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We are delighted to invite you to the first lecture of our 2019-20 BASF Lecture Series.
When: Tuesday, 15 October 2019, 6.30pm
Venue: Arts One Lecture Theatre
How do you express national guilt and apology rather than pride and patriotism? How do you remember what you would rather forget?
In this country, very little is known about Germany’s unique post-WW2 process of remembrance. With all traditional forms of memorial deemed irrelevant and inappropriate, German artists instead sought ways to honour the victims of one of history’s darkest periods. The ensuing and on-going ‘counter memorial’ movement places extraordinary art forms in key locations often at the heart of German cities, encouraging visitors to take personal responsibility for keeping the memories and lessons of the past alive. The results are brave, challenging, moving and inspiring.
Angela Findlay is a professional artist, accredited lecturer and writer with a long career of teaching art in prisons both in England and Germany. Her Anglo-German roots and interest in the redemptive role of art in society led to extensive research into Germany’s complex post-WW2 process of remembrance and the transgenerational transmission of trauma/guilt. Angela is currently writing a book further exploring these subjects.
No registration is required. Please find the full schedule of the BASF Lecture Series below.
15 October 2019: Angela Findlay (Gloucester) – The Other Side
26 November 2019: Room 1.28 ArtsOne
Building: Adrian von Buttlar (Freie Universität Berlin) – Cultural transfer in Matters of Architecture: Leo von Klenze in Britain 1836/1851/1853
21 January 2020: Maximiliaan van Woudenberg (Cambridge): – Anglo-German Cosmopolitanism at the Villa Diodati in 1816
18 February 2020: Uwe Schütte (Aston University in Birmingham) – The Swastika, Autobahn and Trans Europa Express – Kraftwerk in English Perspectives
10 March 2020: Mara Delius (Die Welt, Berlin) – The meaning of reviewing literature in Britain and Germany
31 March 2020: Maike Oergel (University of Nottingham) – Britain, Germany and Brexit: The Legacy of the 19th-century ‘Germanic’
21 May 2020: Philip Oltermann (The Guardian London/Berlin) – Working as an Anglo-German ‘foreign’ correspondent
Venue: Lockkeeper’s Cottage
Time: 4-6 pm
25th October: Encountering W. Lewis’s Tarr
15th November: British Romanticism in Germany around 1910
6th December: Presentations from Research Students
31st January: Oscar Levy Nietzsche Forum. (JT)
14th February: Anglo-German transfers in the Visual Arts & Music around 1900
27th March: British-German Philosophical Discourses around 1900
22nd May: Oscar Levy Forum/Presentation from Research Students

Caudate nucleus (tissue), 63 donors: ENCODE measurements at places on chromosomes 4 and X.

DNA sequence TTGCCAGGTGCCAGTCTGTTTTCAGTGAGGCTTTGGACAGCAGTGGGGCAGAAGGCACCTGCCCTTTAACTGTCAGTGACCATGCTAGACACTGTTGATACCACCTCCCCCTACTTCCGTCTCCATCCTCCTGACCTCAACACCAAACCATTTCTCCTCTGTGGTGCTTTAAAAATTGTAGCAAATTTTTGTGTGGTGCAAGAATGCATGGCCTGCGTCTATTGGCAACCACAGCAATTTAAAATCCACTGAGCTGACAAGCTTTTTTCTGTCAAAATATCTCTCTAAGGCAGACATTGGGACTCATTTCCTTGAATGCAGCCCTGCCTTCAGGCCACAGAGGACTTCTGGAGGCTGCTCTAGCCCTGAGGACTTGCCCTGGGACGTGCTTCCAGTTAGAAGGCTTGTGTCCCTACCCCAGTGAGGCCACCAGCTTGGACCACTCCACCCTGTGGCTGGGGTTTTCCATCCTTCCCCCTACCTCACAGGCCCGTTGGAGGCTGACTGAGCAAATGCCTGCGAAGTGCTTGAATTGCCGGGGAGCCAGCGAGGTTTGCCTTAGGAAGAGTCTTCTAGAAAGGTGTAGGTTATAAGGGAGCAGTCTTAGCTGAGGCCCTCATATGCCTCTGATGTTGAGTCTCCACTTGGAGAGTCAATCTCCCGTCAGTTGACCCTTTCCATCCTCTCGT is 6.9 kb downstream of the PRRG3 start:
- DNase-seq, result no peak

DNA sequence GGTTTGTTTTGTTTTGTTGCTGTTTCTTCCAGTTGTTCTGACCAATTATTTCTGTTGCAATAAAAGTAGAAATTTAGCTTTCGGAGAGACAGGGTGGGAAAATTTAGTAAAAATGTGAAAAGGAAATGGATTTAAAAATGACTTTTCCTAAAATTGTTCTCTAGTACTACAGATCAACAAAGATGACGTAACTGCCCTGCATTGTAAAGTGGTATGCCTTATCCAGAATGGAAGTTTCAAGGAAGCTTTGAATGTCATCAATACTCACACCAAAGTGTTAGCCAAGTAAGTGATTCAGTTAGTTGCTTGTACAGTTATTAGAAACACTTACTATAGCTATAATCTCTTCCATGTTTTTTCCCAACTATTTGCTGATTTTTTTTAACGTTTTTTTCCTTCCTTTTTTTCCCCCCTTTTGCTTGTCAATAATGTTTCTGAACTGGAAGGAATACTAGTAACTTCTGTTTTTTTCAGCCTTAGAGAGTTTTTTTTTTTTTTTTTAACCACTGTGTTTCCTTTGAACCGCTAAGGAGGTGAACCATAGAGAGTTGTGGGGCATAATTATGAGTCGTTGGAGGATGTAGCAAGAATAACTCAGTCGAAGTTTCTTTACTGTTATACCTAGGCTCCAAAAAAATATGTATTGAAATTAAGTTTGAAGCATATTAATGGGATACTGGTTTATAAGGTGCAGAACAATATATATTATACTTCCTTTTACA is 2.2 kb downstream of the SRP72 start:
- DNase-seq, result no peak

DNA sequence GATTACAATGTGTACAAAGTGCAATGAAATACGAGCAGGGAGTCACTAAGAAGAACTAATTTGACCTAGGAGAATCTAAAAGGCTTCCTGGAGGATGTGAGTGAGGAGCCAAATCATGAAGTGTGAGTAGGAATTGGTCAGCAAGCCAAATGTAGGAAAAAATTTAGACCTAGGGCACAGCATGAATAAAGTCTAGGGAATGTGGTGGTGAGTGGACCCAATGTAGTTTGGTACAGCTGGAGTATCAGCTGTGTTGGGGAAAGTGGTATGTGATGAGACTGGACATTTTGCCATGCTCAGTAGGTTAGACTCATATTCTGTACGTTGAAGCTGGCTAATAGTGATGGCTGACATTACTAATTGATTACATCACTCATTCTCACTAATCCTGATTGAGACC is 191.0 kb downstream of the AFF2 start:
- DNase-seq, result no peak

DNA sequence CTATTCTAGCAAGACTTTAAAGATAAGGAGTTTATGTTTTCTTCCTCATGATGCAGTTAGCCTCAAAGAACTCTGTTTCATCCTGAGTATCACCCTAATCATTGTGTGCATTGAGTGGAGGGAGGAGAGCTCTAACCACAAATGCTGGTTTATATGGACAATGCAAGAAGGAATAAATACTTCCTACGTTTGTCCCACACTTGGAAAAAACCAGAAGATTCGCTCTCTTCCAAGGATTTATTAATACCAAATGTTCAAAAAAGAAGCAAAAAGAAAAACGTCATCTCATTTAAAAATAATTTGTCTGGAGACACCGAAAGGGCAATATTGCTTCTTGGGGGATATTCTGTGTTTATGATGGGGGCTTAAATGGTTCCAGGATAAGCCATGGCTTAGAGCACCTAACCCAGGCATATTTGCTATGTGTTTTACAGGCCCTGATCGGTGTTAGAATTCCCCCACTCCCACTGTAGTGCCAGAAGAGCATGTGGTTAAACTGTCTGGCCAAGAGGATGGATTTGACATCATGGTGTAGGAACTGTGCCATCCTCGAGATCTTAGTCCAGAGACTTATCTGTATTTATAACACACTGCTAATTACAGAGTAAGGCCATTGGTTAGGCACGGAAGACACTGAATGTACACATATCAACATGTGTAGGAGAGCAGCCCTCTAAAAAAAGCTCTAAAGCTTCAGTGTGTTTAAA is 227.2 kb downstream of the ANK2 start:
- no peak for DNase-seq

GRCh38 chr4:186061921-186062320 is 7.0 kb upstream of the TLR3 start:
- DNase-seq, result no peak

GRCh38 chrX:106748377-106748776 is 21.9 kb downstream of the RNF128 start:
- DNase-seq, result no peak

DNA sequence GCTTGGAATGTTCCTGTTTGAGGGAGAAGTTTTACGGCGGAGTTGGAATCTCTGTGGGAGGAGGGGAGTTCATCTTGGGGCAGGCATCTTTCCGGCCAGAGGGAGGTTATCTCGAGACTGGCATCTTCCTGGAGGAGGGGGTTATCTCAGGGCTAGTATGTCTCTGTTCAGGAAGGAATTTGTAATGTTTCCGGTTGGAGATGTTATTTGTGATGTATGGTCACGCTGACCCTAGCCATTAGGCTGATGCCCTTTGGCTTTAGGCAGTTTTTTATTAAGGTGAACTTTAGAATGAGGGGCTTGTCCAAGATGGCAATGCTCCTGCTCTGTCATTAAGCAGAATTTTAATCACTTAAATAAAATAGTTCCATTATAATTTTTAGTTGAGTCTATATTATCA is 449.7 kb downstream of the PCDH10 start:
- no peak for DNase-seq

Dr Kaltërina Latifi: Research Fellow (The Aesthetics of the Fragment)
Dr Franz Fromholzer, Forms of Literary and Discursive Styles
Dr Cecilia Muratori, Jakob Böhme Reception in the UK
Nicolas von Passavant, Poetry of the Baroque
Professor Marko Pajevic (Tartu)
Dr Heidi Liedtke, Travel Writing in the Victorian Era
Rüdiger Görner im Gespräch mit Anja Reinhardt (Deutschlandfunk Köln/Berlin)
Rücktritte, mögliche Neuwahlen und ein Gesetz gegen einen No-Deal-Brexit: Die letzte Woche sei der vorläufige Gipfel einer Implodierung der britischen Regierung gewesen, sagte der Literaturwissenschaftler Rüdiger Görner im Dlf. Vieles sei gewollt und herbeigeführt worden, auch von Premierminister Boris Johnson.
To listen click HERE.
Wie könnte ein gutes "Europa" aussehen? Antworten gibt der Kultur- und Literaturwissenschaftler Rüdiger Görner, er nimmt den Philosophen Nietzsche zur Hilfe, um sich mit dessen Bild vom guten Europäer auf Identitätssuche zu begeben.
Professor Rüdiger Görner discusses the question of European identity, the future of Europe, and its boundaries and divisions in light of the upcoming elections and political developments. Reflecting on Nietzsche's untimely philosophy - that is once again, timely - he discusses the concept of the 'good European' in relation to contemporary concerns in Europe.
[30 mins - in German]
The Centre for Anglo-German Cultural Relations (CAGCR) was inaugurated on 1 December 2005 by the German Ambassador, Thomas Matussek. The guest of honour for this occasion was Dr Paul Oestreicher, the Dean of Coventry Cathedral and initiator of the Dresden Trust. The CAGCR was established in order to promote the study of cultural transfers and interrelations between Britain and the German speaking world (including Austria and the German speaking parts of Switzerland).
Housed in the Department of Modern Languages and Cultures within the School of Languages, Linguistics and Film as a Research Centre of the faculty for the Humanities and Social Sciences, the Centre has three main goals: